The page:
Why These Aviation Lawyers Think Plane Crash Victims Are Poorly Served

Why These Aviation Lawyers Think Plane Crash Victims Are Poorly Served

An aviation law firm claims the National Transportation Safety Board’s NTSBcurrent method of releasing plane crash data prejudices the ability of victims and their families to recover suitable damages, as well as information about crashes.

The Wolk Law Firm is an aviation law firm specialist based in Philadelphia and they say the way in which information is released unfairly favors airplane and component manufacturers at the expense of victims and their families.

The information, reported by the Pennsylvania Record was from a Freedom of Information Act suit filed at the U.S. District Court for the Eastern District of Pennsylvania.

Attorneys at the Wolk Law Firm submitted the FOIA on behalf of several plaintiffs looking for more details surrounding various fatal plane crashes that occurred in the last few years.

The complaint says that the NTSB relies on the expertise of the manufacturers to interpret certain data before releasing it to the plaintiffs, sometimes denying requests based on those recommendations. This method creates a conflict of interest, the complaint says, because many times the manufacturers are named defendants in the suits, and receive the opportunity to review and alter possible incriminating evidence.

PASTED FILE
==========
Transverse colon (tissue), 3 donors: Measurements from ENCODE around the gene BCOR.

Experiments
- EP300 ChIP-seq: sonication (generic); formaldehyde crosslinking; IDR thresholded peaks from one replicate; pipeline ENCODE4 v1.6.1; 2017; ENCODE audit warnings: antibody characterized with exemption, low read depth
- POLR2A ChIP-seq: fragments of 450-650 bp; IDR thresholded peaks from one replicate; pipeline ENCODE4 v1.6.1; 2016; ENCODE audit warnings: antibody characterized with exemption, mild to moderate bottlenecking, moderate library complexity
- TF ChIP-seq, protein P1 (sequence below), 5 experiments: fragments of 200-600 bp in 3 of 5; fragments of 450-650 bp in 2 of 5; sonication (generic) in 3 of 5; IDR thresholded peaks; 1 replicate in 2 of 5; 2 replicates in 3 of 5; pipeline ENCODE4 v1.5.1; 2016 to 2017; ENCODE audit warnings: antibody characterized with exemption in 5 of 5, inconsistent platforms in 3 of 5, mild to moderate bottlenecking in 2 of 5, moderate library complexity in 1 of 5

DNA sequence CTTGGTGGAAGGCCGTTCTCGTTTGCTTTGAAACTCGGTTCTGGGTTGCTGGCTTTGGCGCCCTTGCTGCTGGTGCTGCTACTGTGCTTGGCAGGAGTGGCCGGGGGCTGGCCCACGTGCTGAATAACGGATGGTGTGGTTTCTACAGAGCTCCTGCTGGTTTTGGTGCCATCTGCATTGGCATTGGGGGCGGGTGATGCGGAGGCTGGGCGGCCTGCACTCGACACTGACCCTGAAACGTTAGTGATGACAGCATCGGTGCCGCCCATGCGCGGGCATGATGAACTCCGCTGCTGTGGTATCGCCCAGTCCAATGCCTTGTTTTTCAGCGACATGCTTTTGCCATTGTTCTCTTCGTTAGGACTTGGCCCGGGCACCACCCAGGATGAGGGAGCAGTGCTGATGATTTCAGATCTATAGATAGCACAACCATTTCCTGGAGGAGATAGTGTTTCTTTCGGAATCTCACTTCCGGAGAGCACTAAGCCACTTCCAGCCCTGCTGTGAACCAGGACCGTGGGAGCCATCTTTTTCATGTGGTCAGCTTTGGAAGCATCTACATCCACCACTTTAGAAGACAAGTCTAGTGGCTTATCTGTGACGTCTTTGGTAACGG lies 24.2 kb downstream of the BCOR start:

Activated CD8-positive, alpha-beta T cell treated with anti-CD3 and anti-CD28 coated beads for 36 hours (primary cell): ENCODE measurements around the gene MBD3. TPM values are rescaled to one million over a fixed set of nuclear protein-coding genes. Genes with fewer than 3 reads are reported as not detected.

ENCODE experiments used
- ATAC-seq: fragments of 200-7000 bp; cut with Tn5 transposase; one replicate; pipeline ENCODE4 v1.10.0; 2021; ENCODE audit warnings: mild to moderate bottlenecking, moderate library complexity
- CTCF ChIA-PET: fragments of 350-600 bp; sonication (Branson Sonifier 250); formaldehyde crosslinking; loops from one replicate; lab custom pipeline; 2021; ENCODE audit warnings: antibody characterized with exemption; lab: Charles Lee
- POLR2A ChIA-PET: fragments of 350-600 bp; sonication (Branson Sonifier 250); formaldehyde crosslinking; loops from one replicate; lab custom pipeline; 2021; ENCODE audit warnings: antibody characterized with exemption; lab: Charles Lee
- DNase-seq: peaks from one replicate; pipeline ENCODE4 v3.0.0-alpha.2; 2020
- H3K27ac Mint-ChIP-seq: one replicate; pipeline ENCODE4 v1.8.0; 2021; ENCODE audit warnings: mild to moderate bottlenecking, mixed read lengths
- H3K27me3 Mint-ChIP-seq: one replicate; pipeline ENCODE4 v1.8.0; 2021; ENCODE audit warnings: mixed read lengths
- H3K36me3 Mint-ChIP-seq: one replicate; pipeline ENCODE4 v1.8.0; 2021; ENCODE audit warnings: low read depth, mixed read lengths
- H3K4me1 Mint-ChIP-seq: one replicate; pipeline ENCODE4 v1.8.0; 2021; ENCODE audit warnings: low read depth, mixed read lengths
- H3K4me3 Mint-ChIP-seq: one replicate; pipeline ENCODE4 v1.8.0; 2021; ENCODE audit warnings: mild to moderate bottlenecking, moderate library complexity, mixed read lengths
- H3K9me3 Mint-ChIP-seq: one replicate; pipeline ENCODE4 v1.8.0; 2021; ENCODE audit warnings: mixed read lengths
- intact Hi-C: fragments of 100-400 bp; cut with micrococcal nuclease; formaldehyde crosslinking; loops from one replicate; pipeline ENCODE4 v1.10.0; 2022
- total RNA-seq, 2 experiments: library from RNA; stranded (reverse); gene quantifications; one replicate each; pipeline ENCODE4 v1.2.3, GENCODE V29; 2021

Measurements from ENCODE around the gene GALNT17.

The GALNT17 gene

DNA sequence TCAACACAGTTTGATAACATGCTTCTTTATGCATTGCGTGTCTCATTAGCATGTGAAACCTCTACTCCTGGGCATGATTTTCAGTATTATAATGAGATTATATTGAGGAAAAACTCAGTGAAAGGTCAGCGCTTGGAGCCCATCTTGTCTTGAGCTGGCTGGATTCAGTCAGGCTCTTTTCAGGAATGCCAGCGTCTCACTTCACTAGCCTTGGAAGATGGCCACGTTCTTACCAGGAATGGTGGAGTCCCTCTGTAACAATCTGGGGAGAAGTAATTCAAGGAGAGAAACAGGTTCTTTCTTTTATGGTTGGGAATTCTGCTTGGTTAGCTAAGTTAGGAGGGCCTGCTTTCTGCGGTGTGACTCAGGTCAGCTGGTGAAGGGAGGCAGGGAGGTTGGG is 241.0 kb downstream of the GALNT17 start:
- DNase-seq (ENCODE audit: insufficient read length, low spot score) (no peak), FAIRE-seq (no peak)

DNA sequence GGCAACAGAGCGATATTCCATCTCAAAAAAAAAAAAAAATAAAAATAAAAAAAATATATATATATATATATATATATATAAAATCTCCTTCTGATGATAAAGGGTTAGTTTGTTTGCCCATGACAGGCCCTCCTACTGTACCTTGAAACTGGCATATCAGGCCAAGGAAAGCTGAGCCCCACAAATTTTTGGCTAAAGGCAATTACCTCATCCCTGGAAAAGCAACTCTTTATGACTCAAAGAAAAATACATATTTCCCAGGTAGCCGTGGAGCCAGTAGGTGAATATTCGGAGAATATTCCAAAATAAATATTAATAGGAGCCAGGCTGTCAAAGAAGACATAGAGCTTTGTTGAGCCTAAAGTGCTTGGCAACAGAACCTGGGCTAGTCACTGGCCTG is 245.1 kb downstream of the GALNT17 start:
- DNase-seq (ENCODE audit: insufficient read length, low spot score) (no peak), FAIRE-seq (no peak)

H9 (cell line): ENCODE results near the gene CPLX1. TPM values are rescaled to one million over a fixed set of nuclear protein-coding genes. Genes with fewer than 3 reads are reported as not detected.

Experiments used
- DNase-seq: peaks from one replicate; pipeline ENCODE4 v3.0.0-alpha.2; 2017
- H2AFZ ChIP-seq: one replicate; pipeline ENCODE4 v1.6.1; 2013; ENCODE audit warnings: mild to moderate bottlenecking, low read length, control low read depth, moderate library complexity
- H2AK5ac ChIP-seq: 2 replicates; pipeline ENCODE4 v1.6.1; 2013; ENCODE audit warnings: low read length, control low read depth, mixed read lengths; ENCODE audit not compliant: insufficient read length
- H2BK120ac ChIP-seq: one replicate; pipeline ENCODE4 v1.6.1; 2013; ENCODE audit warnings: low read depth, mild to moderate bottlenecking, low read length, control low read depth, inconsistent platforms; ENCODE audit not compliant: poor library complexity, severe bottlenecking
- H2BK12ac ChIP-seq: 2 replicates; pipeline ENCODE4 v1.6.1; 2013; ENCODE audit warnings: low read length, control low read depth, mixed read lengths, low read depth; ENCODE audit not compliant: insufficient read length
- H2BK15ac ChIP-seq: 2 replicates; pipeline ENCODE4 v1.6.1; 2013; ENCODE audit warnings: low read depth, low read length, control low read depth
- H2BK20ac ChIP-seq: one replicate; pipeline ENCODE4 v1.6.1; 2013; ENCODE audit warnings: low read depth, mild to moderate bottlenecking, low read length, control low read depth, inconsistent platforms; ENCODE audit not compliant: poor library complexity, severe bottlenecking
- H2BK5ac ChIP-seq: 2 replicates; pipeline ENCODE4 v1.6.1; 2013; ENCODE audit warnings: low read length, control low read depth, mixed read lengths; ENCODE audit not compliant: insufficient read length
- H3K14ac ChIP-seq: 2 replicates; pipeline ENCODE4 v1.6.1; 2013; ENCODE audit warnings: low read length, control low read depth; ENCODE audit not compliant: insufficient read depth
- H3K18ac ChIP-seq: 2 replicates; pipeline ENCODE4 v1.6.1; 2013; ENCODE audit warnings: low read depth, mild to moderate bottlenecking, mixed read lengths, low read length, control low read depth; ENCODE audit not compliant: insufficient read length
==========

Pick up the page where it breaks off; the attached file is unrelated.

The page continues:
“The NTSB’s reliance upon manufacturers of civil aircraft and aircraft components creates a situation where manufacturers are afforded early and exclusive access to crash evidence
while victims of aviation crashes are wholly excluded from the investigation process as well as evidentiary collection and preservation efforts,” the complaint says.

The cases involved with the FOIA include:

The April 21, 2012 crash of a Cirrus SR22 in Oxford, Ohio that killed a 59-year-old dermatologist from New Jersey
The Jan. 13, 2013 crash of a Pilatus PC-12 aircraft in Burlington, N.C., that killed pilot David Gamble
The April 30, 2011 crash of a Robinson R-44 II helicopter that injured pilot Paul Haber. The NTSB released documents relating to the crash, but video from inside the helicopter has not been made available, the complaint says.
The July 27, 2013 crash of a Robinson R-66 helicopter near Scranton, Pa., that killed five people, including Bernard Kelly, his daughter, Leanna, and David Jenny. A previous request to the NTSB to permit Rolls Royce to release raw data from the helicopter’s Engine Monitoring Unit has been denied.
The Dec. 23, 2012 crash of a Piper PA-28R-200 aircraft that severely injured plaintiff Vincent Mow, of Wisconsin.


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